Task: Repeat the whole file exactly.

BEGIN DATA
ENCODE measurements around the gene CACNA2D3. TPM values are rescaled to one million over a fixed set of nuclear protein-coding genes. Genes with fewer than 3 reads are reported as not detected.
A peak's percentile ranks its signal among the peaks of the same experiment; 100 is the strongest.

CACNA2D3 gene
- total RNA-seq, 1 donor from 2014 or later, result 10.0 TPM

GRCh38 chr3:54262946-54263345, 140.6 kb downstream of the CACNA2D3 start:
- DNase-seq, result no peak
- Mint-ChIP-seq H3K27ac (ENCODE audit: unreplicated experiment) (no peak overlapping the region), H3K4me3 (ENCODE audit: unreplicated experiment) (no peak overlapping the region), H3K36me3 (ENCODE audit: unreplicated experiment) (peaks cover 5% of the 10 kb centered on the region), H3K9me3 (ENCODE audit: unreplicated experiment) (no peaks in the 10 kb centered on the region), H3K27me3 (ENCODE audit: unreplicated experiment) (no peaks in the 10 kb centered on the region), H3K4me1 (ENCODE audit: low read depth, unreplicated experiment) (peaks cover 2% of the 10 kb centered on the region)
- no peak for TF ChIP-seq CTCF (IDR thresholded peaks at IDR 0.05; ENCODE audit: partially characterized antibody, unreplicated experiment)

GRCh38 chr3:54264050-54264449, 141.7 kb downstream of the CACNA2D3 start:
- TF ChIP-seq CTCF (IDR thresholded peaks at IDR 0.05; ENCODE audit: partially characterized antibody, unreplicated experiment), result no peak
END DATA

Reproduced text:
ENCODE measurements around the gene CACNA2D3. TPM values are rescaled to one million over a fixed set of nuclear protein-coding genes. Genes with fewer than 3 reads are reported as not detected.
A peak's percentile ranks its signal among the peaks of the same experiment; 100 is the strongest.

CACNA2D3 gene
- total RNA-seq, 1 donor from 2014 or later, result 10.0 TPM

GRCh38 chr3:54262946-54263345, 140.6 kb downstream of the CACNA2D3 start:
- DNase-seq, result no peak
- Mint-ChIP-seq H3K27ac (ENCODE audit: unreplicated experiment) (no peak overlapping the region), H3K4me3 (ENCODE audit: unreplicated experiment) (no peak overlapping the region), H3K36me3 (ENCODE audit: unreplicated experiment) (peaks cover 5% of the 10 kb centered on the region), H3K9me3 (ENCODE audit: unreplicated experiment) (no peaks in the 10 kb centered on the region), H3K27me3 (ENCODE audit: unreplicated experiment) (no peaks in the 10 kb centered on the region), H3K4me1 (ENCODE audit: low read depth, unreplicated experiment) (peaks cover 2% of the 10 kb centered on the region)
- no peak for TF ChIP-seq CTCF (IDR thresholded peaks at IDR 0.05; ENCODE audit: partially characterized antibody, unreplicated experiment)

GRCh38 chr3:54264050-54264449, 141.7 kb downstream of the CACNA2D3 start:
- TF ChIP-seq CTCF (IDR thresholded peaks at IDR 0.05; ENCODE audit: partially characterized antibody, unreplicated experiment), result no peak